The Hidden Sexism

How the lie of 'she asked for it' starts small.

It’s 6:00 in the evening on a Friday, and I am walking through downtown with two friends. It is still light out, and the sun is setting over the new convention center. I am wearing a backwards baseball hat and jeans I spent too much money on. One friend is wearing jeans and cowboy boots. One is wearing black leggings and a green shirt. We are walking down a city street, and we are girls.

Apparently, that is all that matters.

Two men in front of us turn around—three, four, five times before they say something. I comment back, and they see this as an opportunity. They ask if they can join us. There are two of them, and there are three of us. It is daylight, still. We should be okay. Yet, we run across the one-way street, dodging oncoming traffic, and escape into the evening, where, oddly enough, we are headed to hear a handful of Christian musicians.

Just because I am a woman does not mean I want to be shouted at. Don’t I deserve better than that? Don’t we all?

I am walking to a wedding in Cincinnati, wearing a dress and a jacket, and a man leans out his window and shouts something out to me about how I look. It is 4:00 in the afternoon, I am alone, and I throw up my hand in disgust. He makes a right turn, and I go into the nearest business.

I am everywhere, anywhere, nowhere: it doesn’t matter. I have a face, two arms, two legs and I am a girl and men think they can shout at me.

I did not ask for this. It is threatening. It is violating. It is sickening. It is harrowing.

Possibly, you don’t ever do this to women. Maybe you say things like, “I appreciate you!” or “It’s your inner beauty that counts!”

But maybe you’ve glanced down their shirt in the copy room on accident five too many times.

Or maybe you don’t say these things to girls while they walk down the street. Instead, you say them to your friends, inside the tiny cracking walls of your apartments. So no one hears; no one gets hurt. It's a just between the guys.

And then, just like that, it becomes easier. The first time a comment slips out in a kitchen amongst a bunch of guys, it's an accident. Then it becomes a joke. Then it becomes commonplace. Then it becomes real.

Suddenly, private conversations aren’t private anymore. The reticence becomes a whisper. And the whispered jokes become catcalls. And the catcalls become skin-crawling remarks and actions and movements and gestures that twist up our stomachs and force nervous lumps into our throats.

And we did not ask to be silent or fearful. Because the woman who says something back is causing a scene. The woman who is alone is dumb. The woman who says nothing is scared. The woman who runs is even more scared. The woman in too short a dress is “asking for it.”

I did not ask for this.

I did not ask to have people sling objectifying “compliments” at me as I’m walking down the street.

Just because I am a woman does not mean I want to be shouted at. Don’t I deserve better than that? Don’t we all?

It's easy to argue that, as a country and a society, we have come an extraordinary way from the days of outward and blatant disrespect and disregard for women. Women can vote! Women can go to school! Women can work! Women get paid equally (sometimes)! We don’t make them cover their heads or their bodies or their faces. We don’t keep them from places or businesses or opportunities.

Perhaps we feel making comments or catcalling isn’t harmful ... But what does it do to a woman’s dignity? To her spirituality? To her emotional security and stability?

And yet, have we, as a society, made equality safe for women?

We think we are keeping women protected. We pride ourselves, in America, with our equality and our rights and our fierce working women. And yet, we still scare women with our eyes. With our indelible words. With our exploitation and our magazines and our catcalls.

You Might Also Like

Do men know what it feels like to be looked at like we are looked at? To have gawking, bugging eyes glancing over your skin and body like it isn’t even your own? Like it isn’t even a body? To feel someone’s gaze penetrate through your clothing like that?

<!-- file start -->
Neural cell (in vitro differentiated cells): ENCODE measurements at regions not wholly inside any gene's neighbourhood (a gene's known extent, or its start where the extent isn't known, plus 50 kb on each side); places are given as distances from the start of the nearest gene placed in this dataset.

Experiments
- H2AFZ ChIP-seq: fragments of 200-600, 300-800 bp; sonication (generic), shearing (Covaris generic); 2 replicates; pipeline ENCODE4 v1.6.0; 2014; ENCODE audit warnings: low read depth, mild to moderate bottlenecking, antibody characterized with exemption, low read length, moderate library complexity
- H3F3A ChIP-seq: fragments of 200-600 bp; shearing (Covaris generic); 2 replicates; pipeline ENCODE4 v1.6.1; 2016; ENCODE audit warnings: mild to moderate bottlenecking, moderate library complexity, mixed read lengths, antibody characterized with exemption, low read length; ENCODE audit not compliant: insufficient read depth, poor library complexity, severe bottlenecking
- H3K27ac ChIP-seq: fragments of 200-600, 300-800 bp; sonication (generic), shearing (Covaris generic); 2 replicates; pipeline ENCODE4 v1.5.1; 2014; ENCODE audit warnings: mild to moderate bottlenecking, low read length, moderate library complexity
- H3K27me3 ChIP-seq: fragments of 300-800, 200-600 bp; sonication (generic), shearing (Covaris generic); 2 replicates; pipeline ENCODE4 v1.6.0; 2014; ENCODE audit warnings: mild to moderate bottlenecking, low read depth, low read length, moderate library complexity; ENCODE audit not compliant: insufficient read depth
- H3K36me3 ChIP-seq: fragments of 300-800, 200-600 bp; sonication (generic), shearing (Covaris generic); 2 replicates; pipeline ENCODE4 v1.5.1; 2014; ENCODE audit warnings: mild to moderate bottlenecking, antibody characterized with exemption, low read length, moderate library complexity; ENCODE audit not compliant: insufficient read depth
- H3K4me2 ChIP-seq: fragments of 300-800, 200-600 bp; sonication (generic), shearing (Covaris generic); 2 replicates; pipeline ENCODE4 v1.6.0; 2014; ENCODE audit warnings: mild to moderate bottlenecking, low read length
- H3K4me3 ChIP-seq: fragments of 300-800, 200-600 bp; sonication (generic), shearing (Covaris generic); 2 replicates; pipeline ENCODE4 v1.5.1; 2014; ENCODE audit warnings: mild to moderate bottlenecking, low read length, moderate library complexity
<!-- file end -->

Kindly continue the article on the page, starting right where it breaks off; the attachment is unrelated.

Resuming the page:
Is it possible to consider what that does to a woman’s dignity? To her spirituality? To her emotional security and stability? Those kinds of feelings do not build up the strong, confident women our country boasts it has empowered. They do not help show women they are loved and valued by their Creator. They do not build up women of strength and independence; they create women who cower.

I am not a supermodel. I do not look like Naomi Campbell or Britney Spears circa 2001. I am a normal, 25-year-old girl. I have arms and legs and hair. And no matter what I look like or what I’m wearing or who I am, I did not ask for this.

But sometimes, sometimes, men can make me feel like I did.

Top Comments

Erin Arendse


Erin Arendse commented…

Many people have claimed the opposite in this forum, but I don't think that Liz is in any way implying or stating that all men behave this way, or even that men who cat call regularly are irredeemable worthless pigs who hate women. But if I'm jogging in my neighborhood and (as happened to me just the other day) a man revs his engine as I cross the intersection and then proceeds to turn down the street where I'm running so he can yell lewd comments at me as he drives slowly past, the fear and vulnerability that I feel in that moment is truly painful. When that happens, I don't want my Christian brothers (and sisters!) to analyze the modesty factor of the t-shirt I'm wearing (we can talk about that, but it's another conversation!) or become defensive and accuse me of thinking that all men are pigs (I don't!). I want them to stand by me and fight with me against the injustice of being treated that way! That doesn’t necessarily mean chasing the guy down and giving him a piece of my mind, but I do believe the first step to fighting injustice is simply giving voice to its victims.

As an aside, we're fooling ourselves to imagine that simply increasing modesty will change the situation. Just do a little research on sexual violence against women in nations with extreme standards of feminine modesty (India, Pakistan, Afghanistan) and you won’t have a leg to stand on with that argument. I believe in physical, emotional, and social modesty for both men and women. It’s biblically mandated, closely tied with attitudes of humility and service, and is vital to building a healthy church community. But at the root of the problem Liz is addressing is the fact that sexual violence and harassment (against both men and women) is frequently swept aside and victims are too often encouraged to keep quiet about the abuse they receive.

Liz, thank you for giving a voice in this article.



Kristin commented…

I completely relate to this and often find myself frustrated with the "compliments" from random strangers. It is infuriating how so many men seem to feel entitled to comment on women's physical appearance as they often become offended when we ignore or reject their advances. Most of the time I wear headphones while I'm out around the city by myself so I can either legitimately not hear or believably pretend to not notice.